Karlie Duke

Karlie Duke

Director of Communications

Karlie was in one of Teen Life’s original support groups and now is passionate about encouraging students to live better stories. She has gained experience working with teenagers through work, volunteer, and personal opportunities.

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Building Resilience Together

Building Resilience Together

My family had a week this month where, from the smallest to the tallest, we were impatient and short-tempered. In a word, grumpy. With no particular cause, rhyme or reason. And then I realized. About a year ago, my oldest came home from school for Spring Break. And he didn’t go back—or go anywhere really—for quite some time.

Grumpy wasn’t the word. Traumatized.

I must admit, quarantine is my jam. From sourdough baking to setting the table for “fancy” breakfast, lunch and dinner every day and long walks around the neighborhood, we have lived up the slow life despite the many setbacks of the Virus.

But there’s something engrained in our DNA that remembers the initial shock and worry of the Unknown and Unplanned For that came last March.

For so many teens, staying home didn’t or doesn’t mean three meals a day with the whole family. At an age where the rituals of graduation and prom and seeing friends at school feel essential, teens were stripped of their rites of passage.

For all of us, last March was traumatic. And despite even the best situations, this year was lonely for most of us.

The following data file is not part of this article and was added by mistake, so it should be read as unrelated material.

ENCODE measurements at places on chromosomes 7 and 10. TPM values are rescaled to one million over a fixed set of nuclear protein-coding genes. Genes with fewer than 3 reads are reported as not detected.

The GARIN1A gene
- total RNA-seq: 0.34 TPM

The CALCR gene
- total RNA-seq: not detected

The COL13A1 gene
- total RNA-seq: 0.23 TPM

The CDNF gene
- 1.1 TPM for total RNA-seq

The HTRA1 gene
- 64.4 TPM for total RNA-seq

But with teens in particular, we have an incredible opportunity. At an age where they understand loss, they appreciate more than ever when we take the time to teach them how to overcome it.

And it’s teachable!

In Michele Borba’s* new book, Thrivers: The Surprising Reasons Why Some Kids Struggle and Others Shine, she breaks resilience in to seven teachable traits. Self-confidence, empathy, self-control, integrity, curiosity, perseverance and optimism. Beyond the ability to perform in school, kids that possess any combination of these traits have the ability to thrive. Kenneth Ginsberg in a similar fashion talks about confidence, competence, connection, character, contribution, coping and control.

It’s why we love Support Groups. When students leave our groups after eight weeks saying things like, “I started taking time to think about a situation and find a positive outlook” or “Everyone is struggling with something. I’m not the only one who feels this way.”, we know we’re on to something.

We have an opportunity. Now more than ever, parents, educators, friends, in passing anecdotes and stories, dinner conversations and analyzing math problems, we can give our students a better, fresher start, starting now. We can build resilience together.

A few suggestions:

  1. Foster conversations about emotions. Help them notice the emotions that characters might be feeling in a story. Turn off the electronics and ask them what makes them happy. What makes them sad? At our house, we play a game called High, Low, Buffalo where everyone has the opportunity to share a high, a low and anything random about their day. Sometimes we stay at the table longer to finish. I’ve found it creates opportunity for connection, but also optimism, even when the first answer is that the whole day was horrible.